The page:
George Washington Papers

To George Washington from Jonathan Trumbull, Jr., 28 October 1788

From Jonathan Trumbull, Jr.

Lebanon [Conn.] 28th October 1788

My Dear Genl

Nothing worthy of your notice having fallen in my Way to communicate, since the receipt of your very esteemed favor of the 20th July—I have forbore to trouble you with my acknowlegments therefor until this time. I can now inform—That the Genl Assembly of this State has lately been in session for a few Days. After passing some resolves for organizing the Congress under the new Constitution, & doing but little other business they were adjourned to Janry—the time for appointing Electors. this appointment the Assembly have retained in their own power—thinkg it more likely to be exercised with Judgment & discretion by the legislature, than it would probably be, was n⟨ot⟩ to be entrusted to the people at large. Our Senators are The Hono. Wm Saml Johnson & Oliver Ellsworth Esqrs.—two very worthy & respectable Members.1 The Representatives are to be chosen by the people before Janry next in a mode very similar to that by which our Assistants & Delegates to Congress have been won’t to be Elected.

The circular Letter from the Convention of the State of N. York, being among the Letters which the Govr laid before the Assembly—had of course a reading among the other public communications—this was all that passed respecting it2—for—altho we had in our Assembly the Champion of our Antis with some of his principal Aides, yet no one had hardiness enough to call up the consideration of that Letter, or to mention one word of its subject—thus passed, in silent review, that formidable communication.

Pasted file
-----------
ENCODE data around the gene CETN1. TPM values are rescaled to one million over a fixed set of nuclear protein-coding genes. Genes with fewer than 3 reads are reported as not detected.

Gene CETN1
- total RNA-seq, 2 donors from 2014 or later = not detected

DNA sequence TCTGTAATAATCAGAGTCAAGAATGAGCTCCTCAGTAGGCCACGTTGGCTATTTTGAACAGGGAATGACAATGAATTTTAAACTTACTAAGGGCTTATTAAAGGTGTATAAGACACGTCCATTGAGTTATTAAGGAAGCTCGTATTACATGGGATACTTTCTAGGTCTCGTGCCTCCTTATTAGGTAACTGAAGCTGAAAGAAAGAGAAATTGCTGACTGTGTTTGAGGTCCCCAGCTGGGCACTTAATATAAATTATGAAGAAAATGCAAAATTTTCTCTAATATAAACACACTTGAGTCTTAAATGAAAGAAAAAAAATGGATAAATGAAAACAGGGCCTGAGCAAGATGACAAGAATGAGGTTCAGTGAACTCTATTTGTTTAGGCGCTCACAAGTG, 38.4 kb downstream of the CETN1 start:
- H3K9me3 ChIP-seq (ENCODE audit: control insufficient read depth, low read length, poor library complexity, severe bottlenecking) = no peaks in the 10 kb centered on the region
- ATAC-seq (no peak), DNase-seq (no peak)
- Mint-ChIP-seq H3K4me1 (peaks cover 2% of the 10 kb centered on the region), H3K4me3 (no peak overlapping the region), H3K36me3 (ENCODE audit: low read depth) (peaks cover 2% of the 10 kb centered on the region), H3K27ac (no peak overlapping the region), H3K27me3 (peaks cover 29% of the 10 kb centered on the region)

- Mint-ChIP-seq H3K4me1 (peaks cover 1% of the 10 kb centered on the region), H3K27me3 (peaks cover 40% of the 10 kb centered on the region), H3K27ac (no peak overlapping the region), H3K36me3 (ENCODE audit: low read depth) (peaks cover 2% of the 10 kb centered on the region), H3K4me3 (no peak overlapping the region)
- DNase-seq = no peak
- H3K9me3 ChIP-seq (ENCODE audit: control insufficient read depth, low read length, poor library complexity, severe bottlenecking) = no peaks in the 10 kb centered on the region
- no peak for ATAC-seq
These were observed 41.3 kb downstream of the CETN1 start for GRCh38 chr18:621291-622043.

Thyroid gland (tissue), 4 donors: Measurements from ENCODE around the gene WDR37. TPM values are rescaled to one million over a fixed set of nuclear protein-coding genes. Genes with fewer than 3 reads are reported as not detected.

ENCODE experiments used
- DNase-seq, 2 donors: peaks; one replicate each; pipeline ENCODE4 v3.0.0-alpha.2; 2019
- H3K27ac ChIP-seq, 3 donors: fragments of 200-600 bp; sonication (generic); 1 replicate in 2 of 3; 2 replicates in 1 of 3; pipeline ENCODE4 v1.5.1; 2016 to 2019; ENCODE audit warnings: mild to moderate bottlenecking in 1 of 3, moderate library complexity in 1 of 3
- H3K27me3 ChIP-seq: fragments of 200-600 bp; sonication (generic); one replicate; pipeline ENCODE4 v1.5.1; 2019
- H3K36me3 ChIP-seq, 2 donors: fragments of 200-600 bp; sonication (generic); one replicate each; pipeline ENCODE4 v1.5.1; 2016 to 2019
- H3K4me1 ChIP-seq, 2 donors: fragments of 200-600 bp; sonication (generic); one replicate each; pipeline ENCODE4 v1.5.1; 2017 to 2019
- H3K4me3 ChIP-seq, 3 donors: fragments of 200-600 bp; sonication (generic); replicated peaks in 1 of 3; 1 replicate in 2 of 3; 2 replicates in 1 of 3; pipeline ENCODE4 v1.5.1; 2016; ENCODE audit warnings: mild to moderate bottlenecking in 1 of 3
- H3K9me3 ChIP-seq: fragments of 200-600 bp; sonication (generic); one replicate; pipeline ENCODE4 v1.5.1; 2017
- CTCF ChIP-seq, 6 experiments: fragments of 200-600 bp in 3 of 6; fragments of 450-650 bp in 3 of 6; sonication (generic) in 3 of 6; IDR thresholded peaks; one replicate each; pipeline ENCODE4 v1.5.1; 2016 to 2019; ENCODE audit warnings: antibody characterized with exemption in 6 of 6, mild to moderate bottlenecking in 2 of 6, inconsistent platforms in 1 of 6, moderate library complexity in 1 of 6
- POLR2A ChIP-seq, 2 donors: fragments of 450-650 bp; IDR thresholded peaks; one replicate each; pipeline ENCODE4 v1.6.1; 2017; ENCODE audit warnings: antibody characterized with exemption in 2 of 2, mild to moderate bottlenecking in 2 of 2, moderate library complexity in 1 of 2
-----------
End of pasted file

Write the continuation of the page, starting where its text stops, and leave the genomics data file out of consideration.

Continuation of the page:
Excepting a few—very few discordant Souls, whose unharmonious principles will never suffer them to act in general concert—we continue very unanimous in sentiment & salutary measures in this State; and are progressing with much cheerfulness & great good humour to the commencement of the new Constitution. In the Choice of a President, we have I believe, no discordant Voice: all minds are agreed; & evry heart exults in the pleasing prospect of having their wishes so nobly gratified in this first great Appointment.

I wish the States were like to be as happily unanimous in their Vice President—for myself—since our minds seem so much to be turned towards Massachusetts for filling that Office—& since Mr Adams is so much talked of as One, if not the first, of the supreme fœderal Court—I could wish to hear the Name of Mr Bowdoin more generally mentioned than it is for the Vice Presidency—from a long knowlege of this Gentleman, in private as well as in public Life, I am led to entertain a high veneration for his character. I view him as a Gentleman of liberal Sentiments, extensive knowlege & enlarged Mind—a Gentleman to whose wise, firm & determined exertions, during the late troubles in Massachusetts; much more than to the studied popularity of their present Governor; is owing the happy tranquility which that State now enjoys. It would afford me much satisfaction to reflect on the Aid & support which you my Dear Sir, would receive from the Wisdom, Prudence & Discretion of such a Character, in the arduous situation to which you will—you must be, advanced.

If my friend Humphryes continues to reside with you Sir—I mention this circumstance with doubt, because from his long silence & reserve many of his friends consider him to be dead or absconded—if he should prove to be still with you—may I pray your Excellency to be so good as to mention to him the kind remembrance of his old friend T——& whisper in his Ear—that if he should find himself not too fat—or too indolent—his friend will be much pleased in hearing from him—or at least in hearing of him.3 With sentiments of the highest Esteem respect & regard—I have the honor to be My Dear General—Your very affectionate—Obliged & faithfull Friend—& humble Servant